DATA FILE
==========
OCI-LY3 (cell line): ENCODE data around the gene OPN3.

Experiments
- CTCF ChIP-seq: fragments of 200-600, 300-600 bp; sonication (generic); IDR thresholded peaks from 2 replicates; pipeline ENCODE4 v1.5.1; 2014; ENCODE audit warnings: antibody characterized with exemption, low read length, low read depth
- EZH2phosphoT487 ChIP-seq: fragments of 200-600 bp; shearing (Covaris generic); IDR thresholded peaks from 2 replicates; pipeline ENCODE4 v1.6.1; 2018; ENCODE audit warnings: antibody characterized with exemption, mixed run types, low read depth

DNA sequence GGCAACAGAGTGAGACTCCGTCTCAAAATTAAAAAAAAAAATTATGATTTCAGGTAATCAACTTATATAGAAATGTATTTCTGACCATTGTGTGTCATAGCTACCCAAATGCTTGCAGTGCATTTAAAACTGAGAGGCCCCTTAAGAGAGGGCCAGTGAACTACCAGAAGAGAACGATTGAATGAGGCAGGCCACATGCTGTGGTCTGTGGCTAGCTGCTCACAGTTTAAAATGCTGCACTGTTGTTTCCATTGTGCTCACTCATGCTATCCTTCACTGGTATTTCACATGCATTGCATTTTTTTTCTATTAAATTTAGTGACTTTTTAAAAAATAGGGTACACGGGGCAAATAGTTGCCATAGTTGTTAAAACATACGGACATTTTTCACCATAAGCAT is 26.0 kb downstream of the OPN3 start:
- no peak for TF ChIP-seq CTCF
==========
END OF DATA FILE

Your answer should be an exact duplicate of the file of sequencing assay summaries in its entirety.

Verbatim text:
OCI-LY3 (cell line): ENCODE data around the gene OPN3.

Experiments
- CTCF ChIP-seq: fragments of 200-600, 300-600 bp; sonication (generic); IDR thresholded peaks from 2 replicates; pipeline ENCODE4 v1.5.1; 2014; ENCODE audit warnings: antibody characterized with exemption, low read length, low read depth
- EZH2phosphoT487 ChIP-seq: fragments of 200-600 bp; shearing (Covaris generic); IDR thresholded peaks from 2 replicates; pipeline ENCODE4 v1.6.1; 2018; ENCODE audit warnings: antibody characterized with exemption, mixed run types, low read depth

DNA sequence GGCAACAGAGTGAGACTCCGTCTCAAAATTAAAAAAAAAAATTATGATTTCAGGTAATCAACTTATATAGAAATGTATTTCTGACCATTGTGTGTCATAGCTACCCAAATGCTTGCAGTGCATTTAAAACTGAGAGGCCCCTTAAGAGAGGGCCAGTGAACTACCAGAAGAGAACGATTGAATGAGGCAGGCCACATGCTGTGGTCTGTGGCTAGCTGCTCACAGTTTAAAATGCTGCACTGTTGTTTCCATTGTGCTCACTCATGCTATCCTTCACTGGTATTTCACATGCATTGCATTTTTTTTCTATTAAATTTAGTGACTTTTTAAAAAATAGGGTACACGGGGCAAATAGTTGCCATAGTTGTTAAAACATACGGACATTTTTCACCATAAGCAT is 26.0 kb downstream of the OPN3 start:
- no peak for TF ChIP-seq CTCF